As someone in the Berkeley class pointed out, it is difficult to feel among your classmates when you are looking at them, rather than being among them. I suppose for the first few weeks this will be awkward, but we will get use to it. The camera view, as I raised in the previous section, seemed to be focused on Howard most of the time. When this was the case, it didn't even seem like there was another class present. I think we lose something when we can't see who is among us.

Participating in Class

Our first class was interesting in that we spent the first hour with Howard in Berkeley and Michael Joyce in Ann Arbor the second hour. In so doing, I noticed a difference in the two classrooms. It was very difficult for students at the listening/watchin classroom jump into the conversation and participate in class. It seemed as if the class with the speaker was "alive" with questions and participation. I think there are several issues that are at the root of this. I think the main issue is eye contact. In a classroom where participation is important, the instructor can look around the room and see in the eyes of the students who has questions or wanting to say something in response to them. With the instructor in one classroom, the other class is at a disadvantage with the lack of eye contact. It was obvious between the two hours that the placement of the speaker had something to do with the participation in the classroom. Second, both classrooms are at the mercy of the camera. Persons sitting in the middle of the classroom were more likely to be involved in discussion first because they were in direct view of the camera. Person sitting on the perimeters of the class received less "air time" then those in the middle. At one point, a student asked, "Who speaks first? How do we know when to speak? Who ever has the camera focused on them has the floor?

The T.V. Generation

Picking up on an issue I raised in the last paragraph -- the classroom that was "alive" had the speaking. I think this can be related to the "television generation". We are part of the television generation. The way we look and use television is to easy. We sit down, turn it on, and watch. We don't stop the speaker of the newscast and ask her/him questions. It just doesn't happen. Since we are not use to talking back to television, it's easy to believe everything that is told. I think we can see that in our current events and political leaders. Television doesn't allow people to think. We simply take what we get from t.v. and believe. Now, I'm not saying I do that, but it is easy to do and many people do that. Simply listen to any radio talk show and listen to what people are saying. Whether we like it or not, television and radio are major influences in our lives and what people think and believe. (I could go off on a tangent, but won't. However, this is another issue I would like to explore.) This does lead to another issue. In class, we only get one angle of the class at a time. This is because only one camera is on at a time and only two cameras are in each class. No matter what camera is on, we are generally looking at a speaker. We are being presented with one view point. We are missing other angles of the class. We are at the mercy of person directing the cameras. There are many other issues and views in each class which we missed. It will be interesting as this class progress to see how this issue is dealt with.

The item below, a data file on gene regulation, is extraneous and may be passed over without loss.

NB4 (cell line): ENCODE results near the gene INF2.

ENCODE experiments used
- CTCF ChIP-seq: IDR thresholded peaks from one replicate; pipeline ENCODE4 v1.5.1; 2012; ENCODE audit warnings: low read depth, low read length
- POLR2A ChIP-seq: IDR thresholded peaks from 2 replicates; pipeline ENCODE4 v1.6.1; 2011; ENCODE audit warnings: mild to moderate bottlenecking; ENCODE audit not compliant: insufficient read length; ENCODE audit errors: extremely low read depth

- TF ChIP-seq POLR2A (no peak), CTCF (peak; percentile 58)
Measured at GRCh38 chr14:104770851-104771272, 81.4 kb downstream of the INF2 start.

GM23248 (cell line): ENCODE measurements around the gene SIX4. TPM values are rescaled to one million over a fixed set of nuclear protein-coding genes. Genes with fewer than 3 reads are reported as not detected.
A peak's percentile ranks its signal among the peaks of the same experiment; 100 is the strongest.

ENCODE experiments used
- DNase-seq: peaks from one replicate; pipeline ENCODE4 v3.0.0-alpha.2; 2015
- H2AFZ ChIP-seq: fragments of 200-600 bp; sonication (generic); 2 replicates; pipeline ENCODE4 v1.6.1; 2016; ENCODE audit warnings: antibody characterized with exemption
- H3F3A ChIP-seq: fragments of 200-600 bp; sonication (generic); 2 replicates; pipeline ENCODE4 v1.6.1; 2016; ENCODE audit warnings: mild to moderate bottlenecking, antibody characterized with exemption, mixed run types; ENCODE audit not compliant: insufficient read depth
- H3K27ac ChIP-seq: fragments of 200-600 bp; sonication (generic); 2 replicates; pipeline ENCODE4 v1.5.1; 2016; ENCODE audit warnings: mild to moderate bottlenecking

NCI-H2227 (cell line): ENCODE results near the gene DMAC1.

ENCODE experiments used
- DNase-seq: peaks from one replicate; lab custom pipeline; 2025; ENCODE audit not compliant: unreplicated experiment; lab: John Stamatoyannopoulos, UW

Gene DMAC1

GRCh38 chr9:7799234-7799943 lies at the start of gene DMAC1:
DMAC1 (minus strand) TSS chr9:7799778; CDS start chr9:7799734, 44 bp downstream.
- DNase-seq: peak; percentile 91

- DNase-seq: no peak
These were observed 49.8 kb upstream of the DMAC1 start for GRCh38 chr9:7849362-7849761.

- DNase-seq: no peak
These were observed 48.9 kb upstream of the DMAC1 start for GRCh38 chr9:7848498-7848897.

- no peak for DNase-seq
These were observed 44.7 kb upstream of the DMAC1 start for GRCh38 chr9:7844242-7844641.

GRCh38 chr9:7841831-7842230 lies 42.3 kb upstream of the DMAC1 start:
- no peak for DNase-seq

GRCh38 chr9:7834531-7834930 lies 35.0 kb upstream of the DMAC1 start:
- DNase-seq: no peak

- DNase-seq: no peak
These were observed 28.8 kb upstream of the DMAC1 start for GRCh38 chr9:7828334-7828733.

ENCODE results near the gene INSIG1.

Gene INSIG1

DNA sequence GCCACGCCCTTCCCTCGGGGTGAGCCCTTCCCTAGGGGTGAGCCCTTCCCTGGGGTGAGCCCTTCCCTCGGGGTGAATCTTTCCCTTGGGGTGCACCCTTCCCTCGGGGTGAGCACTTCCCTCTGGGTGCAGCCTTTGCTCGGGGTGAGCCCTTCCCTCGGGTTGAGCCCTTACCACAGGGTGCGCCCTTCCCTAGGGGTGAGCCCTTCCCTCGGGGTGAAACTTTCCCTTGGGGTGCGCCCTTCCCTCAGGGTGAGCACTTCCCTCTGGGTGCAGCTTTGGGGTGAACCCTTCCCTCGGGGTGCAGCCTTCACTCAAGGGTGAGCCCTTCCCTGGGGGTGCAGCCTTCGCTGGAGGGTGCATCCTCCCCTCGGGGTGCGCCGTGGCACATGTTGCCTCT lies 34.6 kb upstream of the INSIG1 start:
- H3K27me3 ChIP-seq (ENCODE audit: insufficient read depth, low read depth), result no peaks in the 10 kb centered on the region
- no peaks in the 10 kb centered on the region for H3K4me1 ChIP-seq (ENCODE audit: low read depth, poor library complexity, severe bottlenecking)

Other Observations

I must say, I really enjoyed listening to the Berkeley class. This class brings together two different groups of people with different experiences and backgrounds. I really like this. It adds new angles and broadens the scope of learning which I have never received before. Each week I look forward to this class. It's like no other class I've ever had.

Having stated these observations, I must say I am very interested in the distance learning concept and how it can be improved and taken advantage of in the future. I feel privileged to be part of this opportunity to test the concepts of distance learning.

Written January 22, 1995